I was only for 10 37, but I have noticed that when you brew beers that are of a lower gravity, then the beer system tends to be a little bit more efficient. So perhaps I should have accounted for that in my recipe, either way. I’m sure this is going to turn out fine.


Now as for the yeast, that’s going to go in this beer. That is WLP002 English ale yeast/ Now this is a flocculent yeast and just take a look at how a lumpy and flocculant this thing looks.

Another way I keep track of gravity is when the beer is in the fermenter, I can track it as it’s fermenting. And to do that, I use a little gadget called a Tilt. This is what one of these tilts looks like. Now I’ve talked about these on the channel before I do use them pretty much with every brew.

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So how this works is you drop this in your beer and then it sends a Bluetooth signal out with a gravity reading and a temperature reading, which you can receive on the tilt app on your phone. So that allows you to see the gravity drop as the beers fermenting. And it can tell you when the beer has finished fermenting, cause that gravity number is not dropping anymore. So it’s just another cool data point to have. Now, one of the things to be aware of when you’re using a tilt is first of all, to make sure that it’s calibrated properly.

So I’ve put two of my tilts in a jar of water. Why water? Well, water has a gravity of one. So this is a great way to calibrate these guys. Now, if I launched the app, we can see the gravity readings that we’re getting from these two tilts. There’s an uncalibrated gravity reading and a calibrated gravity reading, and also a temperature.

Now I recommend putting the tilts in the water and leaving them there for a little while because the temperature adjustment does take a while. So if you put this in really cold water, like in a lager, it’s going to take a while for that temperature to drop down to that lager temperature.

So put it in some water, leave it there for a little while and then come back and perform the calibration. To perform the calibration, you click on the little gear icon up here, pick the tilt that you want to calibrate that, say the red one and then move down and select calibrate in water, that will set the gravity then to 1.0, so you can see here, the, both of my tilts now have a calibrated gravity of 1.0, and that means there good to go.

Now I’ve sanitized my tilt and I’m going to drop that into. So the beer is now in the fermentation chamber, 68 Fahrenheit, and I will be tracking its fermentation down to final gravity using the tilt.

That gravity came out as 1.012, that is a 4% Beer. So quite a light one. I have Lauren here to taste it with me. If you’re interested in bringing this one yourself, the recipe kit for this in both all grain and, um, in extract form is available at Atlantic brew supply.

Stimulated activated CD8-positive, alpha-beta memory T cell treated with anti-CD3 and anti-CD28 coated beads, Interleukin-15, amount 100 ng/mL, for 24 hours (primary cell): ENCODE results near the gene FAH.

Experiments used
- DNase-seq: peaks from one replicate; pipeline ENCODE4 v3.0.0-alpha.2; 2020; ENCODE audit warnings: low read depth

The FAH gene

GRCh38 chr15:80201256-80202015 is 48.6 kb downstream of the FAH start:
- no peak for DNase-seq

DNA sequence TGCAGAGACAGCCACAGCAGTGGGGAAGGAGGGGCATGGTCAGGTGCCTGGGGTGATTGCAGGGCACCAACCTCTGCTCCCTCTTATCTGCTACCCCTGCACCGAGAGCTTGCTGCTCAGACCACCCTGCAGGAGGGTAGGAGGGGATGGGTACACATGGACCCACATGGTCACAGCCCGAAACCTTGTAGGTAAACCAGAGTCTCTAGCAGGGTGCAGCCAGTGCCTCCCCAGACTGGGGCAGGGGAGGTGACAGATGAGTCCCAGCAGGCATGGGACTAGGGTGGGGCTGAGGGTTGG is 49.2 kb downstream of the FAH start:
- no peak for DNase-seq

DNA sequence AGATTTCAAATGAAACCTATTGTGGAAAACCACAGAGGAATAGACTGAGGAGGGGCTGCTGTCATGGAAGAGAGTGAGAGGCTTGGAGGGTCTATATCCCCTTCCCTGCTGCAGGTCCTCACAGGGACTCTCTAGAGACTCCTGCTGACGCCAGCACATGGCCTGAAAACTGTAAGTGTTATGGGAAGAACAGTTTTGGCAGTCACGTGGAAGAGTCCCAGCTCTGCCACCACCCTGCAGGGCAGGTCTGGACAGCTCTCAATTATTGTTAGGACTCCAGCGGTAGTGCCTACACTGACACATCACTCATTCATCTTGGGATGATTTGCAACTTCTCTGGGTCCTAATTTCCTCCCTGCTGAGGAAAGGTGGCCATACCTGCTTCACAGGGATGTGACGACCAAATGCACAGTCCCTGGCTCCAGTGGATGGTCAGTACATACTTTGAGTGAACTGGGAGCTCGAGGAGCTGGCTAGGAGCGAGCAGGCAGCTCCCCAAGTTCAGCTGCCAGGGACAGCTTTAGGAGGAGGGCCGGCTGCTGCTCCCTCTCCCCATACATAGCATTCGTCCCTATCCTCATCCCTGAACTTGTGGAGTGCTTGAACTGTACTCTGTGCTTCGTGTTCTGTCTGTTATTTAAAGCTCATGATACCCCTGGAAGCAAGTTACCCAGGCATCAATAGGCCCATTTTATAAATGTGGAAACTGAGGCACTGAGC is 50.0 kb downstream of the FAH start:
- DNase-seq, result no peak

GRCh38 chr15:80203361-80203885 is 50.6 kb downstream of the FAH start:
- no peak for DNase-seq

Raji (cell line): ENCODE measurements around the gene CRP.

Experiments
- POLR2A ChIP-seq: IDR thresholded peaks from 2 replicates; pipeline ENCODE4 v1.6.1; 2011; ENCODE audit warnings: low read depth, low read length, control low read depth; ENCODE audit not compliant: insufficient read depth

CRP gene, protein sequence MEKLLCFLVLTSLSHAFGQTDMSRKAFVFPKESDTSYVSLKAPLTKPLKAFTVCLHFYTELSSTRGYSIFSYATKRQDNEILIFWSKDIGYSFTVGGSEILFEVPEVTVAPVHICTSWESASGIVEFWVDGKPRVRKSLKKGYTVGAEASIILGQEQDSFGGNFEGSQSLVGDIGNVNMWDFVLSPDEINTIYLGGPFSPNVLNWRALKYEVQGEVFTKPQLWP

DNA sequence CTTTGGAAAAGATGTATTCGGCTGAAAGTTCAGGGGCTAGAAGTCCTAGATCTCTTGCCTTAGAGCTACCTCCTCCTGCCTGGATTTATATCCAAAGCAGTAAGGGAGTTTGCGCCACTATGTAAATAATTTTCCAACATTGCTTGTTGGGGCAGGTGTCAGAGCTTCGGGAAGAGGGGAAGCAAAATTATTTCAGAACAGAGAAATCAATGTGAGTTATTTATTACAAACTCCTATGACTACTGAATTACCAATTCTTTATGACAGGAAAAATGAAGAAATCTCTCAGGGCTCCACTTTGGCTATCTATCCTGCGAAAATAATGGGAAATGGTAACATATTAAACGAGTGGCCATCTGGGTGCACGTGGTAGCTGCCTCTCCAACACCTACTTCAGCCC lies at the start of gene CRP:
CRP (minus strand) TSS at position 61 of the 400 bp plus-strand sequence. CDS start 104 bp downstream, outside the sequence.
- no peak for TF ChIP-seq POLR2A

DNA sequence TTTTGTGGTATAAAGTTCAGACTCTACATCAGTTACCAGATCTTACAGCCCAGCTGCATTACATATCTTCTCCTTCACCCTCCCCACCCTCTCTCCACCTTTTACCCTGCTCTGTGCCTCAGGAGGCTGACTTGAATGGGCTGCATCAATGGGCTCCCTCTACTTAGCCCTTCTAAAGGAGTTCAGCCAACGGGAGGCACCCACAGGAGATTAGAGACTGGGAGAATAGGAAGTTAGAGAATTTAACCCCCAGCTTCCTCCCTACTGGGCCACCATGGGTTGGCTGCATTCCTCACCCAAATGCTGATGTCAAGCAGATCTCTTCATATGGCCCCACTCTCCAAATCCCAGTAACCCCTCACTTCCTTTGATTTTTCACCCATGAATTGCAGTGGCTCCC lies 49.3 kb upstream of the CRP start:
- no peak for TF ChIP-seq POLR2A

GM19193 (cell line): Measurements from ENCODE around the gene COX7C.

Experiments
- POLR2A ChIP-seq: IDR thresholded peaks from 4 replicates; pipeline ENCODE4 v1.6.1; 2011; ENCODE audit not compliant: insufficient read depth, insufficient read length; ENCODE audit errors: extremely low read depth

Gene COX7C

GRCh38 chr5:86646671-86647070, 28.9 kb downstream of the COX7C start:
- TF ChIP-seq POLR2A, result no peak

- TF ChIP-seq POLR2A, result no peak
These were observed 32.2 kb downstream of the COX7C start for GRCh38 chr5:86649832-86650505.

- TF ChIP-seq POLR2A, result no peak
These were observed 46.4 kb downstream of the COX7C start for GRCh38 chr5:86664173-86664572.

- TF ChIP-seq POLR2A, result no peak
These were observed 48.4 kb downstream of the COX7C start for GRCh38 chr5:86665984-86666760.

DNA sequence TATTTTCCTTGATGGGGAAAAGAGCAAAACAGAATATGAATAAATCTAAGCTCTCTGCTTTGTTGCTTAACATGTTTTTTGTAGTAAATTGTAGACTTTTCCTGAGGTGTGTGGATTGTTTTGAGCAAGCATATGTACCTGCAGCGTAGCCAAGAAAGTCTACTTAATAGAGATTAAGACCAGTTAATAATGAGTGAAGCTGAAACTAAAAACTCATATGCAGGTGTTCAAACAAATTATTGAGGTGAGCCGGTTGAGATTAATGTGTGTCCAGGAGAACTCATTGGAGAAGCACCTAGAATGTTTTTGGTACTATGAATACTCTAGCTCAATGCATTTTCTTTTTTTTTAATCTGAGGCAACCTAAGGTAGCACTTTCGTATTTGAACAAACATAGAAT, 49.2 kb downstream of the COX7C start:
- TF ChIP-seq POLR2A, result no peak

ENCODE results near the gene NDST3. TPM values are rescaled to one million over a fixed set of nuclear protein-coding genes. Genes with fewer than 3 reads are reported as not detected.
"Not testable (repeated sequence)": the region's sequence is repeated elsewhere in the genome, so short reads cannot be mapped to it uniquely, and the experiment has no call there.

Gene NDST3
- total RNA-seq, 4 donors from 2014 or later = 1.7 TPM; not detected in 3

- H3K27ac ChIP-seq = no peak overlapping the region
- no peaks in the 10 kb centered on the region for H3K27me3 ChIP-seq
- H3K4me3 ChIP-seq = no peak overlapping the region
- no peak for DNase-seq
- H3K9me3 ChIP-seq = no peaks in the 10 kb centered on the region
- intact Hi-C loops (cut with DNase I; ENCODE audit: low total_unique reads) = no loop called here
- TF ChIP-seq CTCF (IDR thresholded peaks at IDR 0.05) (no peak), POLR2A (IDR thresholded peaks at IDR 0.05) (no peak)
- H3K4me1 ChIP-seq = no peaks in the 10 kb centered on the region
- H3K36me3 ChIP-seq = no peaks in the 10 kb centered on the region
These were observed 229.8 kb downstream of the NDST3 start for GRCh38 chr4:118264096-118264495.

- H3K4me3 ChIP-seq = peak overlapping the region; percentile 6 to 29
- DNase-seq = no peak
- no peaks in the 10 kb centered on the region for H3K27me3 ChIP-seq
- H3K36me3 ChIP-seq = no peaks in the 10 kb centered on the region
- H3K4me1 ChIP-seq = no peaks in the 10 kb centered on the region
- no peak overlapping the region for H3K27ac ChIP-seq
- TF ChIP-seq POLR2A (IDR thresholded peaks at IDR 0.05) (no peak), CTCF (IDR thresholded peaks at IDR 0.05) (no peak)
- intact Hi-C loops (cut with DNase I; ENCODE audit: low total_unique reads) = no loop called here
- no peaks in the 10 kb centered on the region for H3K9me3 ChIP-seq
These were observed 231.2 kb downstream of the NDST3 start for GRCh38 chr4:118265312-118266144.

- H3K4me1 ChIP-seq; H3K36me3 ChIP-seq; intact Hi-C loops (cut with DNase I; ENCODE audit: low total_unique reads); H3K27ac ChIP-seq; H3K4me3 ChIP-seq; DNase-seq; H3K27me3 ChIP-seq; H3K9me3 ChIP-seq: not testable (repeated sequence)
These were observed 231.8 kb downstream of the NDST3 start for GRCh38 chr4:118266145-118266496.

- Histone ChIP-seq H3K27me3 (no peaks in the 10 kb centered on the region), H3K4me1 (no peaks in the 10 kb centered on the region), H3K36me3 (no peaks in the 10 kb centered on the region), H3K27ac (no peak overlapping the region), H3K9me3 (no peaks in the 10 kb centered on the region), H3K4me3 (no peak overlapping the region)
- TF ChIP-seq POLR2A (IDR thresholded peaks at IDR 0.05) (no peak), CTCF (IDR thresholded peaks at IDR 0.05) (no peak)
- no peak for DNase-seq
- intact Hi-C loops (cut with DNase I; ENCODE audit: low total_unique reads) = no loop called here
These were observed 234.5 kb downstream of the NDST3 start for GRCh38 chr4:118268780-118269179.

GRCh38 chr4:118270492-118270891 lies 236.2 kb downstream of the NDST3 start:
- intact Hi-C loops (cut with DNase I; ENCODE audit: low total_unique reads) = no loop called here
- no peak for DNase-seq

Okay. Now Lauren, I, uh, have to admit, I did take a sneaky taste of this one already. Yes, but okay. Let’s see what we think about the, the look, the color of this one.

Okay. So it’s a bit dark on the dark side. Um, it’s quite a, like a mahogany looking color. Yeah, yeah, absolutely. If you hold it right up to the light it’s not as dark as it initially looks. Um, quite a nice dark mahogany color. That’s a good descriptor. Yup.

Okay. I’m for smell now, without even putting my nose to the glass, I can already get a bit of, of the aroma.

It smells like yeasty. Yeah. And I think, uh, quite a strong malty profile on this beer, malty that’s the word I was looking for. Yeah.

But it also, um, to me it smells quite sweet as well. Yes. Yep. Yeah. It definitely a bit of a British pub kind of smell to it. Very multi, but sweet. You can sort of smell some of those darker malts in the, yeah. I’m looking forward to trying some more of this one. Okay.

Let’s go for the taste. So what do you think? Well, I think, um, I think it’s actually pretty damn good. It’s it’s uh, the, the taste for this is supposed to be, it looks like a dark beer kind of tastes a bit like a light beer or a sort of a more English style bitter or something like that. I think it nails it. What do you think?

I would agree with that. Like the looks like it would taste a lot more heavy than it actually does taste. Yeah. And at 4%, this is actually a really sessionable beer. This is something that you can drink in quantity. Yeah. You can drink and proper 20 ounce English Pints. Yeah.

This is certainly something worth trying. And I think if you’re looking for a nice, kind of easy drinking beer with a bit of real malt character, it’s a good choice. Right? Yeah. I agree. I agree. I like it. It’s very good. You look like you’re about to burp….. Nope.

Cheers. Cheers!